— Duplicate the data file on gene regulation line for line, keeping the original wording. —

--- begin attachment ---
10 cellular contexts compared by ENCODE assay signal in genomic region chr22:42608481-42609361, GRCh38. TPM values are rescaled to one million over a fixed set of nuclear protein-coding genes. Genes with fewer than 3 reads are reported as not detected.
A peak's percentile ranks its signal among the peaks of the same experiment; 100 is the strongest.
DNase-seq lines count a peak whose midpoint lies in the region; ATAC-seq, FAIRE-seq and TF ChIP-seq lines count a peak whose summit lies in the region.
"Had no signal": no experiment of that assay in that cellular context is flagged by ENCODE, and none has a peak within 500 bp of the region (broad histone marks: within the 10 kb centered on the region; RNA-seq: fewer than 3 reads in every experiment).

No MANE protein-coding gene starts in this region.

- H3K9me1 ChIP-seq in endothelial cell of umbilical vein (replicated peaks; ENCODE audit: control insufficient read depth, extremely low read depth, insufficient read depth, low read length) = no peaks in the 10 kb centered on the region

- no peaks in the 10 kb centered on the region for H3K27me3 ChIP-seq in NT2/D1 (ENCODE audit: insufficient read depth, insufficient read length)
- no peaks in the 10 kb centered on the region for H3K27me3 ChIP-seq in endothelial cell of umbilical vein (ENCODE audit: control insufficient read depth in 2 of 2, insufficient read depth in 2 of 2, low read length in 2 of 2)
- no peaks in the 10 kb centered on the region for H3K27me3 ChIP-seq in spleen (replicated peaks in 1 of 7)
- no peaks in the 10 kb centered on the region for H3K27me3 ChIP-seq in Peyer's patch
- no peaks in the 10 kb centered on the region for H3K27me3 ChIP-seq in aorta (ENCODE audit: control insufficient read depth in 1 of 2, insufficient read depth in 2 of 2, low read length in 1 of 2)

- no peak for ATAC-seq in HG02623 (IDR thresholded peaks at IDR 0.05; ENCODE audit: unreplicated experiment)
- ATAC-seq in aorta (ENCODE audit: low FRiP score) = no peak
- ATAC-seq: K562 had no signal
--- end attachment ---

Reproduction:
10 cellular contexts compared by ENCODE assay signal in genomic region chr22:42608481-42609361, GRCh38. TPM values are rescaled to one million over a fixed set of nuclear protein-coding genes. Genes with fewer than 3 reads are reported as not detected.
A peak's percentile ranks its signal among the peaks of the same experiment; 100 is the strongest.
DNase-seq lines count a peak whose midpoint lies in the region; ATAC-seq, FAIRE-seq and TF ChIP-seq lines count a peak whose summit lies in the region.
"Had no signal": no experiment of that assay in that cellular context is flagged by ENCODE, and none has a peak within 500 bp of the region (broad histone marks: within the 10 kb centered on the region; RNA-seq: fewer than 3 reads in every experiment).

No MANE protein-coding gene starts in this region.

- H3K9me1 ChIP-seq in endothelial cell of umbilical vein (replicated peaks; ENCODE audit: control insufficient read depth, extremely low read depth, insufficient read depth, low read length) = no peaks in the 10 kb centered on the region

- no peaks in the 10 kb centered on the region for H3K27me3 ChIP-seq in NT2/D1 (ENCODE audit: insufficient read depth, insufficient read length)
- no peaks in the 10 kb centered on the region for H3K27me3 ChIP-seq in endothelial cell of umbilical vein (ENCODE audit: control insufficient read depth in 2 of 2, insufficient read depth in 2 of 2, low read length in 2 of 2)
- no peaks in the 10 kb centered on the region for H3K27me3 ChIP-seq in spleen (replicated peaks in 1 of 7)
- no peaks in the 10 kb centered on the region for H3K27me3 ChIP-seq in Peyer's patch
- no peaks in the 10 kb centered on the region for H3K27me3 ChIP-seq in aorta (ENCODE audit: control insufficient read depth in 1 of 2, insufficient read depth in 2 of 2, low read length in 1 of 2)

- no peak for ATAC-seq in HG02623 (IDR thresholded peaks at IDR 0.05; ENCODE audit: unreplicated experiment)
- ATAC-seq in aorta (ENCODE audit: low FRiP score) = no peak
- ATAC-seq: K562 had no signal